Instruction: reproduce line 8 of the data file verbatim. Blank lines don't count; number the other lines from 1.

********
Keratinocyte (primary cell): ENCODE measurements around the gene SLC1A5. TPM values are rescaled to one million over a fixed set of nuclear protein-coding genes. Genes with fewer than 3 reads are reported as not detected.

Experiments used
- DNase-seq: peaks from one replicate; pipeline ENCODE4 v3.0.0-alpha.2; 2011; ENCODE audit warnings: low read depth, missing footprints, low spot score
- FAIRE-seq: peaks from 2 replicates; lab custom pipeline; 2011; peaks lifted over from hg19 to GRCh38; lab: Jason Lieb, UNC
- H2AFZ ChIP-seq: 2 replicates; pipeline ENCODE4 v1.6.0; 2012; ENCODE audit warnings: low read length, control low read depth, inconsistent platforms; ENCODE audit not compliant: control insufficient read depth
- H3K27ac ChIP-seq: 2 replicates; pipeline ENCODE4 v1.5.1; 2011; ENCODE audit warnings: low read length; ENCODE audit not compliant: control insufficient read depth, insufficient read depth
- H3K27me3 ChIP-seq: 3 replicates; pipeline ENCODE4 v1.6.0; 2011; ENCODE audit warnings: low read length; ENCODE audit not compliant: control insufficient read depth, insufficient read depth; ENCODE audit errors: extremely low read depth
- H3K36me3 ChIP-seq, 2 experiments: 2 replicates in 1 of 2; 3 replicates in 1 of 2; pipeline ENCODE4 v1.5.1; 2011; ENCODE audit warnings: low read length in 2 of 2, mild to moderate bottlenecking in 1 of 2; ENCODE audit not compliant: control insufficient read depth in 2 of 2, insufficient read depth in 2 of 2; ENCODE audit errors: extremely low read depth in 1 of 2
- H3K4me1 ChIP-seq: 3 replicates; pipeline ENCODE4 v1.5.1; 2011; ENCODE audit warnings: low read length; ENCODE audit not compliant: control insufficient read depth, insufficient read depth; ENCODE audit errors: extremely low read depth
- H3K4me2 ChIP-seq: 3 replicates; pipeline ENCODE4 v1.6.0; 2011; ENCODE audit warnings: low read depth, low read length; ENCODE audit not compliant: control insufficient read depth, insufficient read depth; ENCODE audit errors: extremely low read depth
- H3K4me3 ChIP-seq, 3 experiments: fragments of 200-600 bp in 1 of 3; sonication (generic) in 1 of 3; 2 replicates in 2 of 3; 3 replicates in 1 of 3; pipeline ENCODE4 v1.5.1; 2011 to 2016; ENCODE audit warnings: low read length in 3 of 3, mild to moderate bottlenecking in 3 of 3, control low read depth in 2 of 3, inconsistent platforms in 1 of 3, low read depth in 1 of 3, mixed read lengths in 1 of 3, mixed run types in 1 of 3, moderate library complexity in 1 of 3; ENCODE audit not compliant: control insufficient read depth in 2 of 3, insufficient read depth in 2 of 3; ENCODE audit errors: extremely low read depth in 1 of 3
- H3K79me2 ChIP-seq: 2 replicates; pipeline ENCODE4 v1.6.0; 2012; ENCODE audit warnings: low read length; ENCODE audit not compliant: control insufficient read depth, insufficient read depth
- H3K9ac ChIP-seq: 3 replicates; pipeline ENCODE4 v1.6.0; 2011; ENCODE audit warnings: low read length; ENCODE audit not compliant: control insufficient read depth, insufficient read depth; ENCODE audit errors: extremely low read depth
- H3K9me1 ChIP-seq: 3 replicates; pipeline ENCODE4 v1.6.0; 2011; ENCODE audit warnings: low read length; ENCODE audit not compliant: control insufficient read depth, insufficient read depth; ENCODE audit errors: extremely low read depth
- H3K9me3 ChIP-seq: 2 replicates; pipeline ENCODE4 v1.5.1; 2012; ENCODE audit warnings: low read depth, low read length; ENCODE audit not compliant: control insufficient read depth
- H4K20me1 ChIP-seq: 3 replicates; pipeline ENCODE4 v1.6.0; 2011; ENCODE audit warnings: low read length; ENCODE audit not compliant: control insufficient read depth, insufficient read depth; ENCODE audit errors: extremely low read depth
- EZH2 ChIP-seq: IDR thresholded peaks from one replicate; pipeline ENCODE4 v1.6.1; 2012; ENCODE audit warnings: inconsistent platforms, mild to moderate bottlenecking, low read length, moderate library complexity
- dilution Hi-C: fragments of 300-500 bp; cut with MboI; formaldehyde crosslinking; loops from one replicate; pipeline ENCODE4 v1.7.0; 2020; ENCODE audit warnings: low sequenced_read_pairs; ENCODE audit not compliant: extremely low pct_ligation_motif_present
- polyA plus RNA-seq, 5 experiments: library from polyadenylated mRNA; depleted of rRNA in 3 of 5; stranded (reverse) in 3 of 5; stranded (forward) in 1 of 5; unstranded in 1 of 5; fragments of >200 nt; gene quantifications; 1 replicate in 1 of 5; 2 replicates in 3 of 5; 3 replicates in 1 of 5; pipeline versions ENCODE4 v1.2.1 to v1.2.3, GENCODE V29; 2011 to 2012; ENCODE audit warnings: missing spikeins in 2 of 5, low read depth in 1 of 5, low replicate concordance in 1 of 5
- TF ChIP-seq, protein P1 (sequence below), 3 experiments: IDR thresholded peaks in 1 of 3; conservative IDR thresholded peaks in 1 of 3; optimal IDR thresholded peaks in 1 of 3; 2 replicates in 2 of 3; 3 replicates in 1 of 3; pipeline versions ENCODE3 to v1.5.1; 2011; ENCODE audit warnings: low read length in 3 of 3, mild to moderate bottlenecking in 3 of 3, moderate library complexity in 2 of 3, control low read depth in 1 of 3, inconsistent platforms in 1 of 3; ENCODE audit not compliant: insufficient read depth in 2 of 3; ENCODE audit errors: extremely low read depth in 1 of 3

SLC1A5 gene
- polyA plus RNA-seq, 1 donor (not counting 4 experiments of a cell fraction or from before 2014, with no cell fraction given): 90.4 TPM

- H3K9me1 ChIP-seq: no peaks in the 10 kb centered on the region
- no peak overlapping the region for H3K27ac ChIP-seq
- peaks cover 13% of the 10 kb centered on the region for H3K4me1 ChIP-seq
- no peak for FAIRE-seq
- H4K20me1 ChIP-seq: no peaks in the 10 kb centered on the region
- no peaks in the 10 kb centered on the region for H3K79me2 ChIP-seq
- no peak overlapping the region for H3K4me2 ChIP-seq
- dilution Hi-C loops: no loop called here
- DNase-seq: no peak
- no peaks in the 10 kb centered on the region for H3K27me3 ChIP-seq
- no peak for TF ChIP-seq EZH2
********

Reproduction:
- H3K36me3 ChIP-seq, 2 experiments: 2 replicates in 1 of 2; 3 replicates in 1 of 2; pipeline ENCODE4 v1.5.1; 2011; ENCODE audit warnings: low read length in 2 of 2, mild to moderate bottlenecking in 1 of 2; ENCODE audit not compliant: control insufficient read depth in 2 of 2, insufficient read depth in 2 of 2; ENCODE audit errors: extremely low read depth in 1 of 2